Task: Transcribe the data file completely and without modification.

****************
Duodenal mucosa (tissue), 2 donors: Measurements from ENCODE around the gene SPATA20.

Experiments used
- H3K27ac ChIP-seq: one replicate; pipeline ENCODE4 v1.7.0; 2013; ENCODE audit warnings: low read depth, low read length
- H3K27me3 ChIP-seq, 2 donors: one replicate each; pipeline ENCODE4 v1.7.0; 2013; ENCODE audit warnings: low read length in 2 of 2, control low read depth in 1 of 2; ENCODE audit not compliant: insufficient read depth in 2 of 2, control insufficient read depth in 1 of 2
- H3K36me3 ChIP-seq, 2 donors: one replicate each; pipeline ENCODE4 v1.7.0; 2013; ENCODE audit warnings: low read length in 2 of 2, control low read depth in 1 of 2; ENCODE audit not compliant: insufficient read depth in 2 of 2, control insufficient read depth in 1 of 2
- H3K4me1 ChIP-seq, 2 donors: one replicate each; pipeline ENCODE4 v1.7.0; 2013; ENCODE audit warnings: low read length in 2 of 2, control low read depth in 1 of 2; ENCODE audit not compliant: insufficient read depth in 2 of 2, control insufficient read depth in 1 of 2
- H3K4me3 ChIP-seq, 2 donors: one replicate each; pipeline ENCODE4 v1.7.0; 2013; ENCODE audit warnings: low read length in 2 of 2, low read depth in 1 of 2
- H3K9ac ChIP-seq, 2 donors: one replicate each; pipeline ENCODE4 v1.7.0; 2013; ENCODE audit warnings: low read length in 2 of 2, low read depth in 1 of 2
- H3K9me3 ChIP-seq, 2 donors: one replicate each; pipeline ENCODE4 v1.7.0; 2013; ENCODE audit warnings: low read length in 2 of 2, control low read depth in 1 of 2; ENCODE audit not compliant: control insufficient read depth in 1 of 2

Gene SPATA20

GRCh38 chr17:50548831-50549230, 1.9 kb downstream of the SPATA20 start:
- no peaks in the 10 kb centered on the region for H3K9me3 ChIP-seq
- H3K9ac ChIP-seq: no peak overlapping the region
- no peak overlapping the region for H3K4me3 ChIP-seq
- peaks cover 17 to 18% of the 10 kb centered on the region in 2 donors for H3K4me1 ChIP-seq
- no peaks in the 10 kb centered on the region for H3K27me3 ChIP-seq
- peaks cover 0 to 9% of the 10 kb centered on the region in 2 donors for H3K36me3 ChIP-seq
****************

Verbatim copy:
Duodenal mucosa (tissue), 2 donors: Measurements from ENCODE around the gene SPATA20.

Experiments used
- H3K27ac ChIP-seq: one replicate; pipeline ENCODE4 v1.7.0; 2013; ENCODE audit warnings: low read depth, low read length
- H3K27me3 ChIP-seq, 2 donors: one replicate each; pipeline ENCODE4 v1.7.0; 2013; ENCODE audit warnings: low read length in 2 of 2, control low read depth in 1 of 2; ENCODE audit not compliant: insufficient read depth in 2 of 2, control insufficient read depth in 1 of 2
- H3K36me3 ChIP-seq, 2 donors: one replicate each; pipeline ENCODE4 v1.7.0; 2013; ENCODE audit warnings: low read length in 2 of 2, control low read depth in 1 of 2; ENCODE audit not compliant: insufficient read depth in 2 of 2, control insufficient read depth in 1 of 2
- H3K4me1 ChIP-seq, 2 donors: one replicate each; pipeline ENCODE4 v1.7.0; 2013; ENCODE audit warnings: low read length in 2 of 2, control low read depth in 1 of 2; ENCODE audit not compliant: insufficient read depth in 2 of 2, control insufficient read depth in 1 of 2
- H3K4me3 ChIP-seq, 2 donors: one replicate each; pipeline ENCODE4 v1.7.0; 2013; ENCODE audit warnings: low read length in 2 of 2, low read depth in 1 of 2
- H3K9ac ChIP-seq, 2 donors: one replicate each; pipeline ENCODE4 v1.7.0; 2013; ENCODE audit warnings: low read length in 2 of 2, low read depth in 1 of 2
- H3K9me3 ChIP-seq, 2 donors: one replicate each; pipeline ENCODE4 v1.7.0; 2013; ENCODE audit warnings: low read length in 2 of 2, control low read depth in 1 of 2; ENCODE audit not compliant: control insufficient read depth in 1 of 2

Gene SPATA20

GRCh38 chr17:50548831-50549230, 1.9 kb downstream of the SPATA20 start:
- no peaks in the 10 kb centered on the region for H3K9me3 ChIP-seq
- H3K9ac ChIP-seq: no peak overlapping the region
- no peak overlapping the region for H3K4me3 ChIP-seq
- peaks cover 17 to 18% of the 10 kb centered on the region in 2 donors for H3K4me1 ChIP-seq
- no peaks in the 10 kb centered on the region for H3K27me3 ChIP-seq
- peaks cover 0 to 9% of the 10 kb centered on the region in 2 donors for H3K36me3 ChIP-seq